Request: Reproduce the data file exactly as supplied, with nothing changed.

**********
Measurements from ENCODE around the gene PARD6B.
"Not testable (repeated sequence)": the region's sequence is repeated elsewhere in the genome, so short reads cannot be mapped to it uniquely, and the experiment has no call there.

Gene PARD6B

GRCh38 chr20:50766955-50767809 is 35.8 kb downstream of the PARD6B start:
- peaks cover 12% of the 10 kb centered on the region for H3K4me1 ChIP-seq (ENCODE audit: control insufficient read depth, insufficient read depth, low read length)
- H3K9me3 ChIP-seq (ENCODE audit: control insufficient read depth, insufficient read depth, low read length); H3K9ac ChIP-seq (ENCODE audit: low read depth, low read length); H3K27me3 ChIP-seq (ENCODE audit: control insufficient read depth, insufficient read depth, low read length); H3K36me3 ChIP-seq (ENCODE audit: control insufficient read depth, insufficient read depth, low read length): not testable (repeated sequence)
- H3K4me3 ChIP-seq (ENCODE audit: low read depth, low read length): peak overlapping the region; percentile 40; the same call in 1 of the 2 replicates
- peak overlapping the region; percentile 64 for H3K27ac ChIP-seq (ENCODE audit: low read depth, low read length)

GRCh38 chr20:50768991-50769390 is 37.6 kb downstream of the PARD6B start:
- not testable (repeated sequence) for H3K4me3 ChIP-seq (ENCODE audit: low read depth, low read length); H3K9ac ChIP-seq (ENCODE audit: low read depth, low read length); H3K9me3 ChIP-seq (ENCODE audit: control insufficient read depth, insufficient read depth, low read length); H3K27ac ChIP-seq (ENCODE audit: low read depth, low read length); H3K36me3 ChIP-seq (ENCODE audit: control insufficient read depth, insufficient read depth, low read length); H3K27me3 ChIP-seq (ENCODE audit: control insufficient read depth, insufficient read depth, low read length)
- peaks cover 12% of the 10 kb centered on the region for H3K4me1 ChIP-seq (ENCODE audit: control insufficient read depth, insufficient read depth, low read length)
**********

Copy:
Measurements from ENCODE around the gene PARD6B.
"Not testable (repeated sequence)": the region's sequence is repeated elsewhere in the genome, so short reads cannot be mapped to it uniquely, and the experiment has no call there.

Gene PARD6B

GRCh38 chr20:50766955-50767809 is 35.8 kb downstream of the PARD6B start:
- peaks cover 12% of the 10 kb centered on the region for H3K4me1 ChIP-seq (ENCODE audit: control insufficient read depth, insufficient read depth, low read length)
- H3K9me3 ChIP-seq (ENCODE audit: control insufficient read depth, insufficient read depth, low read length); H3K9ac ChIP-seq (ENCODE audit: low read depth, low read length); H3K27me3 ChIP-seq (ENCODE audit: control insufficient read depth, insufficient read depth, low read length); H3K36me3 ChIP-seq (ENCODE audit: control insufficient read depth, insufficient read depth, low read length): not testable (repeated sequence)
- H3K4me3 ChIP-seq (ENCODE audit: low read depth, low read length): peak overlapping the region; percentile 40; the same call in 1 of the 2 replicates
- peak overlapping the region; percentile 64 for H3K27ac ChIP-seq (ENCODE audit: low read depth, low read length)

GRCh38 chr20:50768991-50769390 is 37.6 kb downstream of the PARD6B start:
- not testable (repeated sequence) for H3K4me3 ChIP-seq (ENCODE audit: low read depth, low read length); H3K9ac ChIP-seq (ENCODE audit: low read depth, low read length); H3K9me3 ChIP-seq (ENCODE audit: control insufficient read depth, insufficient read depth, low read length); H3K27ac ChIP-seq (ENCODE audit: low read depth, low read length); H3K36me3 ChIP-seq (ENCODE audit: control insufficient read depth, insufficient read depth, low read length); H3K27me3 ChIP-seq (ENCODE audit: control insufficient read depth, insufficient read depth, low read length)
- peaks cover 12% of the 10 kb centered on the region for H3K4me1 ChIP-seq (ENCODE audit: control insufficient read depth, insufficient read depth, low read length)